I'd argue that it's not a series that needs to do that, and that's the problem/brilliant thing about novels - they're not (usually) "licences" for companies to own and exploit. It's only when they get sold on to make movies and things that they become money-trees.
We're also not sure about the mechanics of this deal - did Penguin approach DA's widow (whose name I can't remember) with the possibility of making another book, or did she think of it and suggest Colfer? Did
she suggest Colfer, or does her involvement equal her saying "ooh, he's a good choice" and nothing else? Some scenarios there are better than others.
I am against the Colfer-haters, though. At no point of this debacle is his writing at fault.
If Douglas Adam's widow said to you, "want to write a new Hitchiker's book?" would you say no?
I have been thinking about this, and from the position I'm in now (struggling writer but one with absolutely zero chance of getting this offer) I wouldn't, because the fans don't really want it and I don't think I could do his legacy justice in this regard.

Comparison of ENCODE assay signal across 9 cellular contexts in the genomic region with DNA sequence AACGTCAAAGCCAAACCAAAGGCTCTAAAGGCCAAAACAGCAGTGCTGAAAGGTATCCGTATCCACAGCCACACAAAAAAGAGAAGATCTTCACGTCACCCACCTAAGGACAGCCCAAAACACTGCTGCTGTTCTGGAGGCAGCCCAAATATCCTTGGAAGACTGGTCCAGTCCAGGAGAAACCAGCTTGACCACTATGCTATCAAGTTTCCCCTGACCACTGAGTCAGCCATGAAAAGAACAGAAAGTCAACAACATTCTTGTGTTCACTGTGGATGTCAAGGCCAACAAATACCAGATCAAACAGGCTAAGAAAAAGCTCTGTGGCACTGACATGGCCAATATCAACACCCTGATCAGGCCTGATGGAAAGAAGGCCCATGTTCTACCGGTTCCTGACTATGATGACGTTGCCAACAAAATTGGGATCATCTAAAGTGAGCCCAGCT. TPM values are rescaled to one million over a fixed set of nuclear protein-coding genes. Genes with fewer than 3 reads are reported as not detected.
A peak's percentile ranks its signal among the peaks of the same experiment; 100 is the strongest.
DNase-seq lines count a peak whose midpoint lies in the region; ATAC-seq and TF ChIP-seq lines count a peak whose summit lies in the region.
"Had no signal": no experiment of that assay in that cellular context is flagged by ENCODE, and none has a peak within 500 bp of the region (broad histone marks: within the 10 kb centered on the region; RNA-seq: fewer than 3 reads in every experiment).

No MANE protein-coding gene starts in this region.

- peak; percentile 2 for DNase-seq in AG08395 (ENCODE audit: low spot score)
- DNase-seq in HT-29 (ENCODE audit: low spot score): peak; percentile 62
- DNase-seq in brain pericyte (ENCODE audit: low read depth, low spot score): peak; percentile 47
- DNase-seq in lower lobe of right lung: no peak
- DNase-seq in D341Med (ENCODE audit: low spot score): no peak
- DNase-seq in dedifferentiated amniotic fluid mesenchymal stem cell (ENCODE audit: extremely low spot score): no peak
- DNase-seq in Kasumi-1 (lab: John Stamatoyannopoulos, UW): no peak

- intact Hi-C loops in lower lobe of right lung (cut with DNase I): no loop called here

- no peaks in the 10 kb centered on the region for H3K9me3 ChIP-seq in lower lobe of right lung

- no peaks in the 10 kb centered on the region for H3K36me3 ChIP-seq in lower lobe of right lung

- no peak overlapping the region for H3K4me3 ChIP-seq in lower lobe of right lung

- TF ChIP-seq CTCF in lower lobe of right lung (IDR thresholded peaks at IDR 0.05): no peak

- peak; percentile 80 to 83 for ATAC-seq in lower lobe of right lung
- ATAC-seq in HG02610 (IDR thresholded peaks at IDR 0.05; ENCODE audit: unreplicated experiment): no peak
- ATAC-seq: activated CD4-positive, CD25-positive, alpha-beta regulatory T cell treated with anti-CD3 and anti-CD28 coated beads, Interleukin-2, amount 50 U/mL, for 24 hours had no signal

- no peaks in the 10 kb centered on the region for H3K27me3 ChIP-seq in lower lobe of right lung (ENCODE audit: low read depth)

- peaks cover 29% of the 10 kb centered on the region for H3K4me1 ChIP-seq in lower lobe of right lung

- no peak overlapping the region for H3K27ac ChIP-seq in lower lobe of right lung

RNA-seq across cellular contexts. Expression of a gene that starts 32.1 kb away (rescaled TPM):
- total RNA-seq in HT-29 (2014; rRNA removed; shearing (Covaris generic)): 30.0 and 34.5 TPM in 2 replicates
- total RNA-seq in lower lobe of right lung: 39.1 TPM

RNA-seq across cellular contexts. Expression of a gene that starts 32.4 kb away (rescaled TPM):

On the other hand, if the offer did
genuinely land in my lap, would I say say no? Theoretically I'd like to say that I'd still say no, but in practice if it really happened... it depends if my desire to become a famous writer managed to overpower my morals.
However, what I wouldn't
say no to is that third Dirk Gently series, or even finishing The Salmon of Doubt
as a novel. There's enough of a start there to make an interesting challenge. I'd compare that one to being a substitute teacher - the kids have been taught a lot and the lesson plan's available, it'd just be my job to make the little buggers sit down and do the work.